This family's case illustrates how the Palo Alto school district -- despite adopting new bullying policies and procedures in 2014 and instituting extensive staff trainings in the wake of a U.S. Department of Education's Office for Civil Rights' investigation -- is still struggling to find and uphold clear lines when it comes to addressing bullying complaints. The federal agency's investigation had determined that the district failed to properly respond to the ongoing bullying of a Terman Middle School student with disabilities.

Now as then, according to the Garcias, the district's failure in their case allegedly led to unending bullying at Jordan for months, disruption to their son's education and emotional well-being and ultimately, the family's recent decision to pull their son out of Palo Alto Unified altogether for his safety.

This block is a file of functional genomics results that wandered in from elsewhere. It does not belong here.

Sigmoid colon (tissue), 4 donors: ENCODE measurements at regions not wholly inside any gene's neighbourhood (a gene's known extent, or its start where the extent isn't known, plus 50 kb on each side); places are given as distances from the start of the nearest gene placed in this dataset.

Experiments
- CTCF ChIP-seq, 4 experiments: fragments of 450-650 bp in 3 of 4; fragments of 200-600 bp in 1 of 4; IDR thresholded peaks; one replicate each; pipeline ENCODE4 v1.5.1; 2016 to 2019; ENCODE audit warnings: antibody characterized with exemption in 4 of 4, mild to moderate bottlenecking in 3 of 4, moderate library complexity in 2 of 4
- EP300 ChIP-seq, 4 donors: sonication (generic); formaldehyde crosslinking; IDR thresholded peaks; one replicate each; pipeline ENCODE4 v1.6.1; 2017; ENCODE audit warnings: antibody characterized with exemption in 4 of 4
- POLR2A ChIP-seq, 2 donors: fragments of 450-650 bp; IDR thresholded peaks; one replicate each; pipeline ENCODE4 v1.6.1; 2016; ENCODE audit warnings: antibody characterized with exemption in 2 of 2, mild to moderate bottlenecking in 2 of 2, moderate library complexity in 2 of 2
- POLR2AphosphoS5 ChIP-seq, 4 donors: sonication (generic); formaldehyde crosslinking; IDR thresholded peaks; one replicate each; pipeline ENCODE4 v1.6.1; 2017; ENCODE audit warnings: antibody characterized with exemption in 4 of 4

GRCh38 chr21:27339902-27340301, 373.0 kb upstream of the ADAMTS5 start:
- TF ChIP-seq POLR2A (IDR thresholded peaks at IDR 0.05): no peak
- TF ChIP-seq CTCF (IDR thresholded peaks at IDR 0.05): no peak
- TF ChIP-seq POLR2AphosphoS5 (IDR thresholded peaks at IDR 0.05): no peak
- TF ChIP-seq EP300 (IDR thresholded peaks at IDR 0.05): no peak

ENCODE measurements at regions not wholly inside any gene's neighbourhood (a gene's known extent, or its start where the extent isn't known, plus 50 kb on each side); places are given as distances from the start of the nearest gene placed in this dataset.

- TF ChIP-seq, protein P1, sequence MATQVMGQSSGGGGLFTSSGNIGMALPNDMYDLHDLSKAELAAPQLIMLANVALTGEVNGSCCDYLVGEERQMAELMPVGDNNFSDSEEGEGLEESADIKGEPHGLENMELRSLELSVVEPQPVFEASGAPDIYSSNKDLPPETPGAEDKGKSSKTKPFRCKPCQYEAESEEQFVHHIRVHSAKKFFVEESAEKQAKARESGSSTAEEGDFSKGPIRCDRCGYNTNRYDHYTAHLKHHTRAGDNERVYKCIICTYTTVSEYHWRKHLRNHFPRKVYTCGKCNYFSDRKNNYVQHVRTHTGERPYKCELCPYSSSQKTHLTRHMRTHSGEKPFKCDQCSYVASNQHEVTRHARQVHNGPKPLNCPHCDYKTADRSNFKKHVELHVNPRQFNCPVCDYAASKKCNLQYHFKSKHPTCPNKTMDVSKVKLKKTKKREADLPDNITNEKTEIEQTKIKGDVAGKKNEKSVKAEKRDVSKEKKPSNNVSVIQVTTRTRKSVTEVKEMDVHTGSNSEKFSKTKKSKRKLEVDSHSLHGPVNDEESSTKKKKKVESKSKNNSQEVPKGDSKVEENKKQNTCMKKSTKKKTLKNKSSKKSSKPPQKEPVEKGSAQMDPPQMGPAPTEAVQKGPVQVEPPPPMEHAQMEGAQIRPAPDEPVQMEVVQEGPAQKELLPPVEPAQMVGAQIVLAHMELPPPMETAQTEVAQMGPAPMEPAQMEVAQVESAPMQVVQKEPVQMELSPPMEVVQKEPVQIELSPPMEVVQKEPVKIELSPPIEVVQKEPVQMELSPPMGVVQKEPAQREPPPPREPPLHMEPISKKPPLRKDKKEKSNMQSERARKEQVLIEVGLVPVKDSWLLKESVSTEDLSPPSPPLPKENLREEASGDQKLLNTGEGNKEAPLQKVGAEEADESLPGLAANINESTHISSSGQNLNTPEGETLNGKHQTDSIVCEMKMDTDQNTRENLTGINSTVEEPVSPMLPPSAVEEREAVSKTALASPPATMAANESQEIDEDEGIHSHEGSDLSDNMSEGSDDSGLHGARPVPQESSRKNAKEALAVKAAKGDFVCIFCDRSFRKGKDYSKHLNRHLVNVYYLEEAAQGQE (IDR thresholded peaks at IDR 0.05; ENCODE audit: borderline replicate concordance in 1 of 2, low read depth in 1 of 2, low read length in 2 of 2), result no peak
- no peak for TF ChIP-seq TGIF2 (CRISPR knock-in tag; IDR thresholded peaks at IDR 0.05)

The Garcias' case is one of 26 investigations the district has opened in the last year in response to allegations of discrimination, bullying, harassment and sexual misconduct under its Uniform Complaint Procedure (UCP). Three cases have been opened during this current school year.

Of the 19 cases that have been resolved to date, according to the district's UCP log, nine resulted in either taken or "warranted" corrective action, such as professional training; in five, the district determined that corrective action was not necessary; and in five more, the district found no discrimination but offered resources to the student and parent or reached a resolution with the parties.